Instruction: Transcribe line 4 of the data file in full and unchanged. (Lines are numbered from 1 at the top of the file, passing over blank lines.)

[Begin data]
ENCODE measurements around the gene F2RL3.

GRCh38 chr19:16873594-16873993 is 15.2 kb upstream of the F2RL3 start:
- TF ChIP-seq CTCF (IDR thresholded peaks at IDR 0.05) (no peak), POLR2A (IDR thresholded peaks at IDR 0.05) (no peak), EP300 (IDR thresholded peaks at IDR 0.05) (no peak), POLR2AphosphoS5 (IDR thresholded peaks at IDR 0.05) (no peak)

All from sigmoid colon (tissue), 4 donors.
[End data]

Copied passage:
All from sigmoid colon (tissue), 4 donors.